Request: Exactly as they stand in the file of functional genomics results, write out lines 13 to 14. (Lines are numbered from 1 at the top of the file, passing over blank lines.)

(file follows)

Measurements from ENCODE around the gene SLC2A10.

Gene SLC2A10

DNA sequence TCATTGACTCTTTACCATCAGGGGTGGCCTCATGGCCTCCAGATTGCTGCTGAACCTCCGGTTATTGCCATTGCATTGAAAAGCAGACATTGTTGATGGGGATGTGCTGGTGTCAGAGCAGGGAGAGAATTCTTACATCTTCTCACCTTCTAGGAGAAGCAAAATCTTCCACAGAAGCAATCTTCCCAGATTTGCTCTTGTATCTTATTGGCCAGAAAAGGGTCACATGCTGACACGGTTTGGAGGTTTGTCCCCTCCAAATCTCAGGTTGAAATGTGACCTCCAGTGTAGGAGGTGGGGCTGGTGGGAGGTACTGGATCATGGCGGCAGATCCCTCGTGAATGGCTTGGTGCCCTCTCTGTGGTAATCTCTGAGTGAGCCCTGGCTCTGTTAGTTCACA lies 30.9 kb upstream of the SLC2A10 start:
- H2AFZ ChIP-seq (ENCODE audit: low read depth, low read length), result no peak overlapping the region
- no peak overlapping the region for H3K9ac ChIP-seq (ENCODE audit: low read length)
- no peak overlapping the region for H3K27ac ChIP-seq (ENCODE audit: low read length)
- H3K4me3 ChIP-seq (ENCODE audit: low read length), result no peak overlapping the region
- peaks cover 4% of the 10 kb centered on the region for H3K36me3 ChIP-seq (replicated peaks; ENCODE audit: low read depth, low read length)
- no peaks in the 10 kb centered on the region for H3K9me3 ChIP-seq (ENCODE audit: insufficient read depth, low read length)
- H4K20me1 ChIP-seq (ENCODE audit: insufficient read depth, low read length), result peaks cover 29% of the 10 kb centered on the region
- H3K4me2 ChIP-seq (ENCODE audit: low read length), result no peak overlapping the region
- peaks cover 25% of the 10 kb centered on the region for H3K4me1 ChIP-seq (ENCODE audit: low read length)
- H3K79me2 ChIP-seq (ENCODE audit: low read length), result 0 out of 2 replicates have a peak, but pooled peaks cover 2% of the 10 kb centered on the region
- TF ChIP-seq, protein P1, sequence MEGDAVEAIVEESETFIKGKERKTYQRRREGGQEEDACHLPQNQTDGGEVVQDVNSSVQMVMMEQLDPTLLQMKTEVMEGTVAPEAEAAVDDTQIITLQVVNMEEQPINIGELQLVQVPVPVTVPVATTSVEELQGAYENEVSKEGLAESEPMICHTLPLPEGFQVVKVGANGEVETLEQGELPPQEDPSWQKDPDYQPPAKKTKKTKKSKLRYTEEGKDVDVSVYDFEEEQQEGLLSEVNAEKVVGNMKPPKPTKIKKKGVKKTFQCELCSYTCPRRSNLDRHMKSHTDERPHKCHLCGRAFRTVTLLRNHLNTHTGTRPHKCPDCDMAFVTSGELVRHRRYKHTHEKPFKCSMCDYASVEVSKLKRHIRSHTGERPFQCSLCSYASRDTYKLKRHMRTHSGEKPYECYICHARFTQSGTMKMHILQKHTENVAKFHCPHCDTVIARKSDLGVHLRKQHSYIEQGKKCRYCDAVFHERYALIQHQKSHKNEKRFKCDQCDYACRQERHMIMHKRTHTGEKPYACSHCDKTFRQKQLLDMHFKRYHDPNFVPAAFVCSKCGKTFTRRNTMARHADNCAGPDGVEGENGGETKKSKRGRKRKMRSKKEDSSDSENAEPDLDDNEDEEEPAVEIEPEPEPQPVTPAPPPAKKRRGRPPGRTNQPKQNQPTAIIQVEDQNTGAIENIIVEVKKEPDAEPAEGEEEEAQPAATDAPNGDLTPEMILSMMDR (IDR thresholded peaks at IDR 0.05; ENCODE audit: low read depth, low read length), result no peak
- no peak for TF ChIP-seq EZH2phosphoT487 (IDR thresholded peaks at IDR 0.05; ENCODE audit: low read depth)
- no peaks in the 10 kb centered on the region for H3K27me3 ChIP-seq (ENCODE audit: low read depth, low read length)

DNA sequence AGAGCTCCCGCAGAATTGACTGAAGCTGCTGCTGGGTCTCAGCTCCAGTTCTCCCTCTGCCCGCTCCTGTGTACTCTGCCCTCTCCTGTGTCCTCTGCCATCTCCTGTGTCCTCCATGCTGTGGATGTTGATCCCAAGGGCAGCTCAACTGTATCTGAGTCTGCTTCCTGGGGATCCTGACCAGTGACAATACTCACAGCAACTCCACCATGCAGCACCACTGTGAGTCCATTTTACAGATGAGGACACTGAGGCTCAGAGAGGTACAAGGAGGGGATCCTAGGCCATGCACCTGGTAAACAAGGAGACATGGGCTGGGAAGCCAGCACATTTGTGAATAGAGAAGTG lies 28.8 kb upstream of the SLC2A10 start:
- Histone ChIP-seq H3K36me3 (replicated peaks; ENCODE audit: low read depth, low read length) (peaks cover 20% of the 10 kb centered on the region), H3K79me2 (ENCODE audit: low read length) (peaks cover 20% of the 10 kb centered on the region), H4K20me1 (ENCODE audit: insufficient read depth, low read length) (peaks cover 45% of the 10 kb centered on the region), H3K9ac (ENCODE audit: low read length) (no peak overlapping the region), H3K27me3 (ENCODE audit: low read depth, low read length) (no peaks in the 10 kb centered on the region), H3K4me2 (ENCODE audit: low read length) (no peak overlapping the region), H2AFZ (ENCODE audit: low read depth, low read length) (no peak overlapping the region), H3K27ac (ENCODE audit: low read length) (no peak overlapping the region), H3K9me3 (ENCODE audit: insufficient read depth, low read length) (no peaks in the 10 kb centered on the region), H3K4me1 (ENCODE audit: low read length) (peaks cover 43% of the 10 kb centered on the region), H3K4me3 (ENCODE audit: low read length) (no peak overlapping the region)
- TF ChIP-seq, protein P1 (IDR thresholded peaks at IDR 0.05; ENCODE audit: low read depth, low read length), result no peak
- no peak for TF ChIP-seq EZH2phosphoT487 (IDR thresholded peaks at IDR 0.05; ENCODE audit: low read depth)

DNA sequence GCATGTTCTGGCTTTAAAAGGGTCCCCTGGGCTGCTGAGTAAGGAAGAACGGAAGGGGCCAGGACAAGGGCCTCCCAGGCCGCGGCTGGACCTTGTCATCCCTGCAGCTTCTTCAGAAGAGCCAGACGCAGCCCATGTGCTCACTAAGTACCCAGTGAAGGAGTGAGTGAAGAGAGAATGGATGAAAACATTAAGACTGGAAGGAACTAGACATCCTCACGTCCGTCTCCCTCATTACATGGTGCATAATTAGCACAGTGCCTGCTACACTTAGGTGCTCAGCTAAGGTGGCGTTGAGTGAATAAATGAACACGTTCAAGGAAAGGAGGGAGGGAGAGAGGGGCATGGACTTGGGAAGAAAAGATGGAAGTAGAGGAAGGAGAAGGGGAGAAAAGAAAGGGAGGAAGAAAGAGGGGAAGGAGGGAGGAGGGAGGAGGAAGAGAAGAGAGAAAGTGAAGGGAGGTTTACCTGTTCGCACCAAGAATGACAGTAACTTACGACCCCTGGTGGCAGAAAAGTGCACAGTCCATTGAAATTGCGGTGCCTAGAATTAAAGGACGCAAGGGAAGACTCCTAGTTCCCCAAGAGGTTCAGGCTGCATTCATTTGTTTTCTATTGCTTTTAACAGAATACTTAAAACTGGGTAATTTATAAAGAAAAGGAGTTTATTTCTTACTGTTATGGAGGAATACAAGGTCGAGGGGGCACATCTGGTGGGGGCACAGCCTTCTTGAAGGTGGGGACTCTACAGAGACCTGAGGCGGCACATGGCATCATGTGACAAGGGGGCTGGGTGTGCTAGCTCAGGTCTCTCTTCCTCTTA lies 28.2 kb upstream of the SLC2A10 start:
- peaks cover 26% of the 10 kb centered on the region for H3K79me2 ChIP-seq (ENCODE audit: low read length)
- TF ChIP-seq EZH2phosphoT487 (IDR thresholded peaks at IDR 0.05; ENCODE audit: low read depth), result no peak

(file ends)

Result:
- H3K79me2 ChIP-seq (ENCODE audit: low read length), result 0 out of 2 replicates have a peak, but pooled peaks cover 2% of the 10 kb centered on the region
- TF ChIP-seq, protein P1, sequence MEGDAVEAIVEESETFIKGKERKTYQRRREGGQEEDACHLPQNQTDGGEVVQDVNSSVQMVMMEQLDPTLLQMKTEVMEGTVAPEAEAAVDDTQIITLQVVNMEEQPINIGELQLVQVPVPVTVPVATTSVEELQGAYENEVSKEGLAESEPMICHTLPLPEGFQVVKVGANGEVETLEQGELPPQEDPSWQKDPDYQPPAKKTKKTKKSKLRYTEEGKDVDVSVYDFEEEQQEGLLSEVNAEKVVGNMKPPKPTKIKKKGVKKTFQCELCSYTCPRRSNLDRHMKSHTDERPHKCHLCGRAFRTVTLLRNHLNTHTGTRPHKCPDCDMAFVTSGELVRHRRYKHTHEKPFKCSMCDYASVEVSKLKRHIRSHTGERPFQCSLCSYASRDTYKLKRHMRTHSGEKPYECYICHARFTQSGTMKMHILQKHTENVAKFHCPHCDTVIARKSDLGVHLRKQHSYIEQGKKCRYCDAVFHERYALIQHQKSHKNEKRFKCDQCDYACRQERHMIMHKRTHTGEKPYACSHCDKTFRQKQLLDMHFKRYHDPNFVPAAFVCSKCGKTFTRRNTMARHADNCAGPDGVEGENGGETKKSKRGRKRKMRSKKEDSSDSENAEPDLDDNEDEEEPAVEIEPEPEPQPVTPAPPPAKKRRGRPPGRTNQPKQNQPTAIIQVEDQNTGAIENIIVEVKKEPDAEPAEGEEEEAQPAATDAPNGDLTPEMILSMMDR (IDR thresholded peaks at IDR 0.05; ENCODE audit: low read depth, low read length), result no peak